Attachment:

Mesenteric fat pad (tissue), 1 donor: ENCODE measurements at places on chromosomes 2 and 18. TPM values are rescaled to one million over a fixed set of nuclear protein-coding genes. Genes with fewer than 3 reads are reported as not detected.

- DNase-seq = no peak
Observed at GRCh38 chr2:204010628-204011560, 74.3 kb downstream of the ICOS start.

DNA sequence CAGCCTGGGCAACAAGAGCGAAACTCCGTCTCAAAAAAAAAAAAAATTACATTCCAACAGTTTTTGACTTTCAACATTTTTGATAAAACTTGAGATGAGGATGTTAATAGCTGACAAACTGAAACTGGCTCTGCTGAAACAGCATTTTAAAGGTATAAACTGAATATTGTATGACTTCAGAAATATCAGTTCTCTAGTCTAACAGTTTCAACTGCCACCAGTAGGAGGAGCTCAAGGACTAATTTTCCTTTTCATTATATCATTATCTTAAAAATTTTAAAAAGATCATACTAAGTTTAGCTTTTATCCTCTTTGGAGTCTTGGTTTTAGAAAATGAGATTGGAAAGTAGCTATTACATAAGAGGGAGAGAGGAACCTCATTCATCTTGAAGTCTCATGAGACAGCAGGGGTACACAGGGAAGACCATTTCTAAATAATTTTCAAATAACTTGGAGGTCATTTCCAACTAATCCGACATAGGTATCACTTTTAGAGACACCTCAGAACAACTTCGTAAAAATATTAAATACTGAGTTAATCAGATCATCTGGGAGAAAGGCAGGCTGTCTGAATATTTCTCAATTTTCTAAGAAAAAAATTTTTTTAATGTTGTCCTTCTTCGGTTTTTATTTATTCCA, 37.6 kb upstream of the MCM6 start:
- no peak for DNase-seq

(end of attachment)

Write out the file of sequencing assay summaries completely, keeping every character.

Mesenteric fat pad (tissue), 1 donor: ENCODE measurements at places on chromosomes 2 and 18. TPM values are rescaled to one million over a fixed set of nuclear protein-coding genes. Genes with fewer than 3 reads are reported as not detected.

- DNase-seq = no peak
Observed at GRCh38 chr2:204010628-204011560, 74.3 kb downstream of the ICOS start.

DNA sequence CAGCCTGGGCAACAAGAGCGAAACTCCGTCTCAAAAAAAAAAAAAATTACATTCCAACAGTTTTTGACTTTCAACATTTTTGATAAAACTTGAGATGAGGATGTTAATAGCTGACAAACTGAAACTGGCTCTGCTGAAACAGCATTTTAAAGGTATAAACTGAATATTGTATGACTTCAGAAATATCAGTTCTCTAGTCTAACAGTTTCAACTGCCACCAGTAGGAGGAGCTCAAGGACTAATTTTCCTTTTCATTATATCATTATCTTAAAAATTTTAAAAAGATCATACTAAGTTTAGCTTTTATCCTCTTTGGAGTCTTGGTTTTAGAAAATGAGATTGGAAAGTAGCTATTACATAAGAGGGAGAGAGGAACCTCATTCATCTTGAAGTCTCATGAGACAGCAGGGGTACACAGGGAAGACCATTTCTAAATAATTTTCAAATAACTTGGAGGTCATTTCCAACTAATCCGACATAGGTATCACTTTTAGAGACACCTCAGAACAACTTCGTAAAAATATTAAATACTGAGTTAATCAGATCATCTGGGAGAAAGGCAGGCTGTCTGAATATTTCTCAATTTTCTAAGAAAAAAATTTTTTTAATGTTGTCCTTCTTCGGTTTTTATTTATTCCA, 37.6 kb upstream of the MCM6 start:
- no peak for DNase-seq